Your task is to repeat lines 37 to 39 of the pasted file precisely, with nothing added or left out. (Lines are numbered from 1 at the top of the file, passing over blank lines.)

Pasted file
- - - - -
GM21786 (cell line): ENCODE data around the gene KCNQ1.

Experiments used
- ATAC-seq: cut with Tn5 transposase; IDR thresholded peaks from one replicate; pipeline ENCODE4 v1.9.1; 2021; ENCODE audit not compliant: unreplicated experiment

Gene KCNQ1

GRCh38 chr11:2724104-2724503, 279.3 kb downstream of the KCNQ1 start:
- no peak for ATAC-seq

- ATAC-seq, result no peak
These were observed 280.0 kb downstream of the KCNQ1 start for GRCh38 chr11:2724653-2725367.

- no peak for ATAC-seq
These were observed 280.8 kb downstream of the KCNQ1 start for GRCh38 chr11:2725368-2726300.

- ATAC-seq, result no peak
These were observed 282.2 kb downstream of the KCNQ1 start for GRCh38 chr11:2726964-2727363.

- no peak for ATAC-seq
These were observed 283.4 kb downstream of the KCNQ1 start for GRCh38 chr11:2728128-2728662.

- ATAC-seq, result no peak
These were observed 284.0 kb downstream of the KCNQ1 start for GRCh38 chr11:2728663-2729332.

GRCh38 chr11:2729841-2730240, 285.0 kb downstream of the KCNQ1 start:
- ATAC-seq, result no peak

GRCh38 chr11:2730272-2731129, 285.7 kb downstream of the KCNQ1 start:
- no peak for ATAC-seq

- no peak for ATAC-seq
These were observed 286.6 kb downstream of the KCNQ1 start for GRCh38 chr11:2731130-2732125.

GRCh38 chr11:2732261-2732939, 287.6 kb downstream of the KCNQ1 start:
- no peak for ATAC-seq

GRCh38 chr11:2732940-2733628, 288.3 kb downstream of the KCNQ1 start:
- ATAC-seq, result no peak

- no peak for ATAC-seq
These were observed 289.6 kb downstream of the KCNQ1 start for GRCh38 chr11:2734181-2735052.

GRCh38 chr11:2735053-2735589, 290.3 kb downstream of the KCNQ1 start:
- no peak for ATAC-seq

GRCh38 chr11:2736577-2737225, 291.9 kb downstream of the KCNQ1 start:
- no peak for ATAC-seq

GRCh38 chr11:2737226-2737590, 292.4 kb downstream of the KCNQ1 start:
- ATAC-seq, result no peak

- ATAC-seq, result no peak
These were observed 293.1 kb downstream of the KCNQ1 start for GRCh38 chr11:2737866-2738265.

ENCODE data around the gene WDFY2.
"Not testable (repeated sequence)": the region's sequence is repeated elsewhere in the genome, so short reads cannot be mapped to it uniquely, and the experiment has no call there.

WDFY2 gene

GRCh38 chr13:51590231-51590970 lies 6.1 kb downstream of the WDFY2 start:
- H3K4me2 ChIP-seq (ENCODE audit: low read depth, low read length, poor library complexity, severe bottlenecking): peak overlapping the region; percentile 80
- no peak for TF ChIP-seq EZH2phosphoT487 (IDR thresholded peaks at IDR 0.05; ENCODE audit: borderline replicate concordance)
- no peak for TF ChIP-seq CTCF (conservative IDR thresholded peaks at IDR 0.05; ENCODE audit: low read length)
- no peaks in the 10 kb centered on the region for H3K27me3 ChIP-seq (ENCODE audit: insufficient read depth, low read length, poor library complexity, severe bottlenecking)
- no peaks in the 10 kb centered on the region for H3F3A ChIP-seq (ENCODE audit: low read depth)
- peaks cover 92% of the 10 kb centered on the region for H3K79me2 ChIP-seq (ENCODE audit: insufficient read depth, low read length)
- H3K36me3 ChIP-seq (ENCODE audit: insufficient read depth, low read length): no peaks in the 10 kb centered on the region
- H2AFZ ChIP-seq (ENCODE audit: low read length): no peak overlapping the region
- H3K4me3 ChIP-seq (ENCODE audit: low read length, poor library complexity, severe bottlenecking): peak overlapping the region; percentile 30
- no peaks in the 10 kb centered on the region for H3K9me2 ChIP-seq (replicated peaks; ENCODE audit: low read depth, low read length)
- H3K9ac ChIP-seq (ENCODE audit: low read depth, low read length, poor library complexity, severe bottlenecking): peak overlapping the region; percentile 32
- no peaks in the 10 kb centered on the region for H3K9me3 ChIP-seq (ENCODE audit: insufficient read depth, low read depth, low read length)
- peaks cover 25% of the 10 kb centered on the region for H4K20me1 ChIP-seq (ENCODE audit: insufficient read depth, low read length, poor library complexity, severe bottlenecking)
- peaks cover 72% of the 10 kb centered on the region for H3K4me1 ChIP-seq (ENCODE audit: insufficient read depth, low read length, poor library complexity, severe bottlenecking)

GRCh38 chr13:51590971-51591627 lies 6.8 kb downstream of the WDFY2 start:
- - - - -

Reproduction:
ENCODE data around the gene WDFY2.
"Not testable (repeated sequence)": the region's sequence is repeated elsewhere in the genome, so short reads cannot be mapped to it uniquely, and the experiment has no call there.

WDFY2 gene